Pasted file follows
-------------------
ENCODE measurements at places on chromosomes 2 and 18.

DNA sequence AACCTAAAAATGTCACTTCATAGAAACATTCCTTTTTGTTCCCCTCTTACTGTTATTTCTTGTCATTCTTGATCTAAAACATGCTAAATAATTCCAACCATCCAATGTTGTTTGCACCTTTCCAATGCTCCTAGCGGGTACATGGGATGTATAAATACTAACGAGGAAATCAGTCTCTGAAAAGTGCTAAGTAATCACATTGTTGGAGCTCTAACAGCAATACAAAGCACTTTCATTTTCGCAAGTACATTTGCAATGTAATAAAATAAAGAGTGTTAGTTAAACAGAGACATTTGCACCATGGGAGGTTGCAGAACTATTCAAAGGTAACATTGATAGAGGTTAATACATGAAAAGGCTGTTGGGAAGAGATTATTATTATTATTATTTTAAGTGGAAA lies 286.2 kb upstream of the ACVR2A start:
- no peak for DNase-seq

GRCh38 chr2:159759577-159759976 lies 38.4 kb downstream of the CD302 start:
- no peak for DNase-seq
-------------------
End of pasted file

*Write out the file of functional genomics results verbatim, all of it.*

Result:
ENCODE measurements at places on chromosomes 2 and 18.

DNA sequence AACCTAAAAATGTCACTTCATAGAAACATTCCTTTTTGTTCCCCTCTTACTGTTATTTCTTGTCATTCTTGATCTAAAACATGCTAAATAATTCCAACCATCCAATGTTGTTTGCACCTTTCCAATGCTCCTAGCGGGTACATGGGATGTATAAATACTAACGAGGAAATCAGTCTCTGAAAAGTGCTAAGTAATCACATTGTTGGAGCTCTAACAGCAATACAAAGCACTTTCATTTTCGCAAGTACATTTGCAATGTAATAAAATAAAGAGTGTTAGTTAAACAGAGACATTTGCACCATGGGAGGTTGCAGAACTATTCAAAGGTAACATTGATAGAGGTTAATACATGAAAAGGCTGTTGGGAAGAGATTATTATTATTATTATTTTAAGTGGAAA lies 286.2 kb upstream of the ACVR2A start:
- no peak for DNase-seq

GRCh38 chr2:159759577-159759976 lies 38.4 kb downstream of the CD302 start:
- no peak for DNase-seq